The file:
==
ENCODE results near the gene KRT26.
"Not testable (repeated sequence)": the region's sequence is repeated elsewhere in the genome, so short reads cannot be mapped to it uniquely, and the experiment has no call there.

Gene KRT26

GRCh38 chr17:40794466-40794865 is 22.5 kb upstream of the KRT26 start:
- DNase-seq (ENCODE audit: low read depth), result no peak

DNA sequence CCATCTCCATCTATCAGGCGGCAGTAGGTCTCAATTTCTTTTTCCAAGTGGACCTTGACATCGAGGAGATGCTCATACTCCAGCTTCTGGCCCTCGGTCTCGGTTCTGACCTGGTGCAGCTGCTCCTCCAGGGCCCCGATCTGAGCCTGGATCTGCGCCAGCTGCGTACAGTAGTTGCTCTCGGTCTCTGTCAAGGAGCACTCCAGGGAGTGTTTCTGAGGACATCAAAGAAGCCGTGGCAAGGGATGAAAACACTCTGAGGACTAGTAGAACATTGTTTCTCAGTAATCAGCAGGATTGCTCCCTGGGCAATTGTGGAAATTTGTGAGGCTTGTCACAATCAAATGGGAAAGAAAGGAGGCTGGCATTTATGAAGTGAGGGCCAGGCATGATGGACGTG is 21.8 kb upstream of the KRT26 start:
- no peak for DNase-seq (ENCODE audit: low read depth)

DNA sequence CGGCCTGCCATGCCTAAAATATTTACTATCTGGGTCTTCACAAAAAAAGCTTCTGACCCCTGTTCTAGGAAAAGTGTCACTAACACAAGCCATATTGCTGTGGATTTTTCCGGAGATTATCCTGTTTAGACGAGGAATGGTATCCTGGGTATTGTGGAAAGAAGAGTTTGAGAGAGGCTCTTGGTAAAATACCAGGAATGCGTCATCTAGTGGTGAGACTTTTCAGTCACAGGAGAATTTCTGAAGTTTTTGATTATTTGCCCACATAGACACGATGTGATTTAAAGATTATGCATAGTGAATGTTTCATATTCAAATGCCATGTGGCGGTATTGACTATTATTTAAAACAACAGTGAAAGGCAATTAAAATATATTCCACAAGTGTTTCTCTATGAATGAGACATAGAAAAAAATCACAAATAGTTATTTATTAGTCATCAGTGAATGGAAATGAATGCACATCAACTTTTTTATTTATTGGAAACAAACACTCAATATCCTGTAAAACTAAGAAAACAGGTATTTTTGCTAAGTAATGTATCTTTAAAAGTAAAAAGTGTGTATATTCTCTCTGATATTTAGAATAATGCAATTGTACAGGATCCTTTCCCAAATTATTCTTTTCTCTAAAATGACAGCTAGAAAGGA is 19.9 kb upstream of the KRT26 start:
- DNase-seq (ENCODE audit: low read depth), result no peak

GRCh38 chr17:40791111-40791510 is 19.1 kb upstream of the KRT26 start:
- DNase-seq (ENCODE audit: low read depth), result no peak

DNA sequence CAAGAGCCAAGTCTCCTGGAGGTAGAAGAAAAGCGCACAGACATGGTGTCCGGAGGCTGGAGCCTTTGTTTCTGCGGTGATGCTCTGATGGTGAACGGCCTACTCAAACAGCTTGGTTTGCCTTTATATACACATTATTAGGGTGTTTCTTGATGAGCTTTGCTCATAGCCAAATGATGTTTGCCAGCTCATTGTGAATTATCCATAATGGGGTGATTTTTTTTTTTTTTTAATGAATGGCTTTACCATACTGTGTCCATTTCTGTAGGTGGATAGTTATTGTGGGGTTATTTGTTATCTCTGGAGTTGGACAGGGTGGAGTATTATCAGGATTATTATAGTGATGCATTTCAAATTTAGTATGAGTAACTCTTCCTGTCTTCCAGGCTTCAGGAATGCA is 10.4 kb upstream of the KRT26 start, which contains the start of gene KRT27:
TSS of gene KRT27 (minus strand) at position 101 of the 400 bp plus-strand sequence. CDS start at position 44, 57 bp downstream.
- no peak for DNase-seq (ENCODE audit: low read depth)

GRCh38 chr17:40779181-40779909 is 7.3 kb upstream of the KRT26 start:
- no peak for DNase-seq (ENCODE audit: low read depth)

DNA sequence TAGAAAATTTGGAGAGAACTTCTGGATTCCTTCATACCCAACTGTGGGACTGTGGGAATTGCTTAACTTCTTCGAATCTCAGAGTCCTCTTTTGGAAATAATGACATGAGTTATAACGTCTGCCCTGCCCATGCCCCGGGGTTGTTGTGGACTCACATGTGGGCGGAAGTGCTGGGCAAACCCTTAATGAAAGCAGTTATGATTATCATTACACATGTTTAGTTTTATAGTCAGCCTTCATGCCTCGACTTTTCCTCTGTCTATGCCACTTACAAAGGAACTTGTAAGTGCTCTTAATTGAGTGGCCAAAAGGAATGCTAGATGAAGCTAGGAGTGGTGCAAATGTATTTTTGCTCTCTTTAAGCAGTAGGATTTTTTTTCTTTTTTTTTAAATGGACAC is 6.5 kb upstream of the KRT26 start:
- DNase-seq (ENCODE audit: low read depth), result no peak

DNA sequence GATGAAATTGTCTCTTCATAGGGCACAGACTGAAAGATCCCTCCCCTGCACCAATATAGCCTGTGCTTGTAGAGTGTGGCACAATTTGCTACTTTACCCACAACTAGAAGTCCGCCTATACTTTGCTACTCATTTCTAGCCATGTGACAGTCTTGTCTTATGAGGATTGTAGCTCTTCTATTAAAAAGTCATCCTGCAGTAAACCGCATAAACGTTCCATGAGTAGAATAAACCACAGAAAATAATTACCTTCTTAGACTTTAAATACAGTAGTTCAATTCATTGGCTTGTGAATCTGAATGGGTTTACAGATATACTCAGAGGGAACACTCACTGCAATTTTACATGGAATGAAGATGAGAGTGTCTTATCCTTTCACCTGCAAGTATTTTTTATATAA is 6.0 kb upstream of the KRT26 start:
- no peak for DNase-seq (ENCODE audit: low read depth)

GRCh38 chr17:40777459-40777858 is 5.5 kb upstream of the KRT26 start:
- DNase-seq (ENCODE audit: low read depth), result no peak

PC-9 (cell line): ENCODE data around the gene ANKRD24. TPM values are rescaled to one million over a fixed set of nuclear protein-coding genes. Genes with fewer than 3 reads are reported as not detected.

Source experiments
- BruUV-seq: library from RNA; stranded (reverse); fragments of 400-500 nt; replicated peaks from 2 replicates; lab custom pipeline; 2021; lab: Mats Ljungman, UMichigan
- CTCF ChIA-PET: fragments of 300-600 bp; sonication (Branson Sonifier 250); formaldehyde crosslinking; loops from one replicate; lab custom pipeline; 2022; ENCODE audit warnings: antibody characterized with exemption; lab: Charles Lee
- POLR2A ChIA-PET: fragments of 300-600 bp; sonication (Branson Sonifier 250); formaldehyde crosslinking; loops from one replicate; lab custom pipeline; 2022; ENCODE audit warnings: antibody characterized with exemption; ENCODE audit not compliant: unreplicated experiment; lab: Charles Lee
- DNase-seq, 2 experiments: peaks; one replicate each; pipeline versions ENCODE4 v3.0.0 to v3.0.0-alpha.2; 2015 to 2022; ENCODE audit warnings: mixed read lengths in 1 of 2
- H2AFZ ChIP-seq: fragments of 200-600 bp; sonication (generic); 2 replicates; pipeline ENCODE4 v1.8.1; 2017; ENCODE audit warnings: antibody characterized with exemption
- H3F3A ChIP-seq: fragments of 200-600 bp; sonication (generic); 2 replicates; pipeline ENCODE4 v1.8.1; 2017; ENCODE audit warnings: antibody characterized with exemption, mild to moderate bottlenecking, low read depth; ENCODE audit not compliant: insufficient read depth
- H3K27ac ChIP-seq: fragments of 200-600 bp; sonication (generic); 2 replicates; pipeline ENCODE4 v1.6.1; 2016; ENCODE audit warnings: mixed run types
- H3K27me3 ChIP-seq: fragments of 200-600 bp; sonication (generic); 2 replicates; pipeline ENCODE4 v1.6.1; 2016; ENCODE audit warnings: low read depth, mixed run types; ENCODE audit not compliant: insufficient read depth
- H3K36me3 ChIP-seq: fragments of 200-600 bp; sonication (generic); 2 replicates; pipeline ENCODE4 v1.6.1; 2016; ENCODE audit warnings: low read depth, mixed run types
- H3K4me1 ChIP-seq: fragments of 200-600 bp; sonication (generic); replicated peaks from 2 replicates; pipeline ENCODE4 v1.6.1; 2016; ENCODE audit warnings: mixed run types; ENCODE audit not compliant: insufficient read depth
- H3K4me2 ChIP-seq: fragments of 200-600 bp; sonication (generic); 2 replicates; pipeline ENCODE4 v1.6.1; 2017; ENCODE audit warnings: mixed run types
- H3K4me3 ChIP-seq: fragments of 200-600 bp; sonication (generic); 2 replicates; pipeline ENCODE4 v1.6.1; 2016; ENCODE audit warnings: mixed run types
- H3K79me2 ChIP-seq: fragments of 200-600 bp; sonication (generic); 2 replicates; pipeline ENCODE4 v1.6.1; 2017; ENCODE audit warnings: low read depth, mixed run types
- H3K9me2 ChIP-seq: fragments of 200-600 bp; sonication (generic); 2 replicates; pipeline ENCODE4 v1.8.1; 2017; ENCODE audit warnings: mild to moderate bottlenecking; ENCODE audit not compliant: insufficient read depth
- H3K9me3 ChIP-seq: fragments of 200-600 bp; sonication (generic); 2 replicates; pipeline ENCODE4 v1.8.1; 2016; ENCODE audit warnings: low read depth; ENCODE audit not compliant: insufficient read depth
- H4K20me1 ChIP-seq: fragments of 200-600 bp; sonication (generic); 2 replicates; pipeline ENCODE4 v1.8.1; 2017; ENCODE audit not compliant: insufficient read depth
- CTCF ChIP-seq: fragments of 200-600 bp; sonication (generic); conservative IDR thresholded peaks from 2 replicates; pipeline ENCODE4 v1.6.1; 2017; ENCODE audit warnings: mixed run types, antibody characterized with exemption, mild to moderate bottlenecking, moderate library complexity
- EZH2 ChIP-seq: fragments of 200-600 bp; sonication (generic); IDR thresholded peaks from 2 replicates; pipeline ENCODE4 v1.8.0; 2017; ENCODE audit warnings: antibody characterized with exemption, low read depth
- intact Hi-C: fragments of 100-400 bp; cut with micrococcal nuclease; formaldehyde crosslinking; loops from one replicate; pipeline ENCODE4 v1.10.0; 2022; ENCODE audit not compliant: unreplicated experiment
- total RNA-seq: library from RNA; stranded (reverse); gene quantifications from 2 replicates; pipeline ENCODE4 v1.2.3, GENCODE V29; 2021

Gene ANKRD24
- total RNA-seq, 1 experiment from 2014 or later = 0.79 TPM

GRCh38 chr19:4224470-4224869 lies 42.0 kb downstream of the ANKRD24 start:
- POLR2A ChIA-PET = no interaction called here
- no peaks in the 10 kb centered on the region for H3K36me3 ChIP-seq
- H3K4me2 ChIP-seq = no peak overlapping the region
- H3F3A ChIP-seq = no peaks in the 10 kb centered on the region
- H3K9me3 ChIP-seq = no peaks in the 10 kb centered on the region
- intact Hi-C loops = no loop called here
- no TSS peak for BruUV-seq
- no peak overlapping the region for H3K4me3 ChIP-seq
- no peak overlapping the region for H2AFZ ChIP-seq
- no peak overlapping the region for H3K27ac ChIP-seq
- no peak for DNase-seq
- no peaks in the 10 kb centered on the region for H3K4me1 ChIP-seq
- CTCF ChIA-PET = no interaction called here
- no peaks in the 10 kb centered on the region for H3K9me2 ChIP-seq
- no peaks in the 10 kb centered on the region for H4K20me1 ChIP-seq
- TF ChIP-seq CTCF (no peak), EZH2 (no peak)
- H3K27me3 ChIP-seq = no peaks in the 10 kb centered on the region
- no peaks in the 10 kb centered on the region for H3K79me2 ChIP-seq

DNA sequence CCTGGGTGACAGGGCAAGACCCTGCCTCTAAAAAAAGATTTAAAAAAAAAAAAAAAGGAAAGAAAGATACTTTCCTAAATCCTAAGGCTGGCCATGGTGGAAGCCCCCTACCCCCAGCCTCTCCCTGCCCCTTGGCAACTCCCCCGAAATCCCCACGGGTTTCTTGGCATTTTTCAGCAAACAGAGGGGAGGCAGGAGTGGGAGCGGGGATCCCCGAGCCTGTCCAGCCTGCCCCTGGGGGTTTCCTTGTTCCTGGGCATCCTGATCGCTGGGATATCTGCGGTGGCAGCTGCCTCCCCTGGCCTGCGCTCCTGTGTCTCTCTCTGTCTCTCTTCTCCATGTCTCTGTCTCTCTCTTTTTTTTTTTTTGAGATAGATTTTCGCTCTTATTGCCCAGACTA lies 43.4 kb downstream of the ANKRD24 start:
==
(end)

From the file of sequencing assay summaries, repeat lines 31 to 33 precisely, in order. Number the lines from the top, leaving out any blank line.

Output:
- H3K27ac ChIP-seq: fragments of 200-600 bp; sonication (generic); 2 replicates; pipeline ENCODE4 v1.6.1; 2016; ENCODE audit warnings: mixed run types
- H3K27me3 ChIP-seq: fragments of 200-600 bp; sonication (generic); 2 replicates; pipeline ENCODE4 v1.6.1; 2016; ENCODE audit warnings: low read depth, mixed run types; ENCODE audit not compliant: insufficient read depth
- H3K36me3 ChIP-seq: fragments of 200-600 bp; sonication (generic); 2 replicates; pipeline ENCODE4 v1.6.1; 2016; ENCODE audit warnings: low read depth, mixed run types